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Comet 45P/Honda-Mrkos-Pajdusakova (P=5.26a) will pass Earth at the very small distance of only 0.084 AU on Feb. 11, 2017, expected to reach 5.5 mag during these days. Thus it should be observable in binoculars. However, the coma should have a diameter comparable to that of the Full Moon. Furthermore, whereas this comet exhibits a strongly condensed coma near perihelion (on Dec. 31, 2016), it becomes rapidly more diffuse during the following weeks. Thus, 6 weeks after perihelion, it should exhibit a very to extremely diffuse coma, requiring a rather dark sky to see it in its whole extent. For mid-European observers it will appear post-perihelion during the first days of February above the eastern morning horizon, climbing rapidly higher during the following days. Getting only slightly brighter until perigee, it will rapidly fade thereafter. Until the first week of March it will move through the constellations Aquila, Hercules, Corona Borealis, Bootes, Canes Venatici and Leo / Leo Minor.

The comet showed a surprisingly continuous brightness development during the apparition 2016/17, based on 212 observations from 27 observers. The estimates can be represented rather well by the formula

m = 11.4 mag + 5×log D + 12.8×log r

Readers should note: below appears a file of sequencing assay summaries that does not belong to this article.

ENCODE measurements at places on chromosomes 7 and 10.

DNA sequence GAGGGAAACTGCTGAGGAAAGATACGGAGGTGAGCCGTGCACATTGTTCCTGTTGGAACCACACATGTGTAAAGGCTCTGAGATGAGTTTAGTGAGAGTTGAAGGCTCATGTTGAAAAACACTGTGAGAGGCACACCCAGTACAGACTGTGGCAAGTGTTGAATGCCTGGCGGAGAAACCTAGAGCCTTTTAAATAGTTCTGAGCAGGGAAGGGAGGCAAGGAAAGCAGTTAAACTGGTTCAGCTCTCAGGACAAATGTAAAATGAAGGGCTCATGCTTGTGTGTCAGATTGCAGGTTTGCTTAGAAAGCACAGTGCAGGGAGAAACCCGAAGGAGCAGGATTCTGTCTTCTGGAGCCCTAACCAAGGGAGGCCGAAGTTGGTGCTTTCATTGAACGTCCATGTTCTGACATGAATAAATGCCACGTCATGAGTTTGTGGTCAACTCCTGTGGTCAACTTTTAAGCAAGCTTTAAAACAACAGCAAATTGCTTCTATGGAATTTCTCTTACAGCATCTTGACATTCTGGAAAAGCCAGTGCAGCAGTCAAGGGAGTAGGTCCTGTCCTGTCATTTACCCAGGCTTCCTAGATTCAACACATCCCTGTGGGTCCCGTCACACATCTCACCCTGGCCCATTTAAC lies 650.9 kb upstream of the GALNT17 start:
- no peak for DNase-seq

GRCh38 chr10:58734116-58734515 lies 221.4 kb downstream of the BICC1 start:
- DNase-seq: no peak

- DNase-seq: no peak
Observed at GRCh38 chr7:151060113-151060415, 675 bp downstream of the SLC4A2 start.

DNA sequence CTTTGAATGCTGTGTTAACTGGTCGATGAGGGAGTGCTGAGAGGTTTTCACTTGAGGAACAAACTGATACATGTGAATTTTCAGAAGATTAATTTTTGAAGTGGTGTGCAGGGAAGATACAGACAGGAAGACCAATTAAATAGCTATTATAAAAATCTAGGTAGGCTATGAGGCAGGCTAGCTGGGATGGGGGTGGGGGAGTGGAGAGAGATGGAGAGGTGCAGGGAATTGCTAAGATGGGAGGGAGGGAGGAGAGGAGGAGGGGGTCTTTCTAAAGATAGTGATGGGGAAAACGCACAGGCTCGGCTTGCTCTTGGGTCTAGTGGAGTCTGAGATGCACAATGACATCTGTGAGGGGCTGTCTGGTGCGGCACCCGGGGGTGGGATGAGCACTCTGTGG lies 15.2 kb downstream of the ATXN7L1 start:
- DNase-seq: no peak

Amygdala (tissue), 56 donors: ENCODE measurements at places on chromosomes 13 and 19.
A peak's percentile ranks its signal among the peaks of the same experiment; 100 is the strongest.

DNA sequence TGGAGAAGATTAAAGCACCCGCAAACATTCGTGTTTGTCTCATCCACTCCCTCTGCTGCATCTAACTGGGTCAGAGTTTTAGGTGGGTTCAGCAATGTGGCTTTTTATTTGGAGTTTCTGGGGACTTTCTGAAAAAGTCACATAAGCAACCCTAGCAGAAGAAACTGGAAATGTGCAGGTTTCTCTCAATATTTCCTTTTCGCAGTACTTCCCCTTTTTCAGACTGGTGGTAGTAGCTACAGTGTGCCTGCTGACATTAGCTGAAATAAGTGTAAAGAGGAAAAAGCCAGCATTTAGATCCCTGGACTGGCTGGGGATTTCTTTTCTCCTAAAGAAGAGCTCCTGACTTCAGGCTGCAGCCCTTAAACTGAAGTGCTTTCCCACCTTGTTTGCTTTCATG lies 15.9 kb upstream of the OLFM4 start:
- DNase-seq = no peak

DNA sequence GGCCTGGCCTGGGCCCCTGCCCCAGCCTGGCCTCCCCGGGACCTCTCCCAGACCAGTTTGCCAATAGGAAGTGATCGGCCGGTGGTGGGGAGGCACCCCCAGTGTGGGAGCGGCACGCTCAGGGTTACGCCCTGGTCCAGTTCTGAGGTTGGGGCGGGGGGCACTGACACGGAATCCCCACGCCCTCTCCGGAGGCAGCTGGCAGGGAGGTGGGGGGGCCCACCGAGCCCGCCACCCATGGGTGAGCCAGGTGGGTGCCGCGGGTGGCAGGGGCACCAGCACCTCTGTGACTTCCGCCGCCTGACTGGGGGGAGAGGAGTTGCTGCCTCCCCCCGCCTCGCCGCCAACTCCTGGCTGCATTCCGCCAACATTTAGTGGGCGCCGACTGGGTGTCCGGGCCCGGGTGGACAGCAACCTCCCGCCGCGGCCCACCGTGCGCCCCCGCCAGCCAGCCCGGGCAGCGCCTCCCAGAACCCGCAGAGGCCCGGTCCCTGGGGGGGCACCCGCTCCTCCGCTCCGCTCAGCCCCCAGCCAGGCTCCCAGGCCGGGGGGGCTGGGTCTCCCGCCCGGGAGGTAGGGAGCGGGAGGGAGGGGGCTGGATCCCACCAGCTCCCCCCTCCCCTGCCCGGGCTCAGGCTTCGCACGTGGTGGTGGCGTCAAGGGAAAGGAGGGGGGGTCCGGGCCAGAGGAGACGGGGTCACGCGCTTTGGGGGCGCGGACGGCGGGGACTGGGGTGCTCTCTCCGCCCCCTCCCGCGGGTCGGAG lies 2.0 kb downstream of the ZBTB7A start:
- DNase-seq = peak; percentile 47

A distinction between pre- and post-perihelion is not necessary – contrary to previous apparitions. However, the maximum brightness is not well documented by the observations. According to the formula the comet would have reached magnitude 6.8 a few days prior to perihelion and 5.8 mag at perigee. Actually the maximum brightness pre-perihelion, reported on Jan. 8, was magnitude 6.1, whereas at perigee a maximum brightness of only 6.5 mag was reported. However, it has to be considered, that the comet was very low above the horizon around perihelion (with the Full Moon brightening the background). At perigee it is plausible, that the observers did not recognize the coma in its full extent due to the very small contrast between the sky background and the very diffuse coma.

Total Brightness and Coma Diameter

Pre-perihelion the coma diameter increased in an ever more rapid fashion from 1.5' in early December 2016 to 6' around Jan. 8, 2017. Post-perihelion it increased – due to the shrinking distance Earth–comet – rapidly during the first weeks (10' at the opening of February, 25' around Feb. 17). Thereafter it decreased rapidly, measuring 12' on Feb. 25, 5.5' around March 10 and 2' at the end of March. The absolute coma diameter increased – rapidly at first, gently at the end - between the opening of December and Jan. 8 from 80.000 km to 150.000 km. On Feb. 10 it measured 80.000 km, thereafter increasing to the maximum of 170.000 km around Feb. 25, then decreasing similarly rapidly (mid-March: 100.000 km, end of March: 30.000 km). However, it is plausible to assume that the coma diameter was underestimated at the start of February due to the then low altitudes. Whereas the degree of condensation increased from DC 2-3 to DC 6 between the opening and the end of December it decreased slightly to DC 5 until Jan. 8. Between start of February and end of March the coma was rather diffuse with the degree of condensation decreasing from DC 2 to DC 1.

Visual tail reports have been published between mid-December and mid-March, with the length reaching 12' (450.000 km) pre-perihelion and 25' (1 Mill. km) post-perihelion. Pre-perihelion the tail was oriented towards East, post-perihelion towards West.

Andreas Kammerer

FGK observations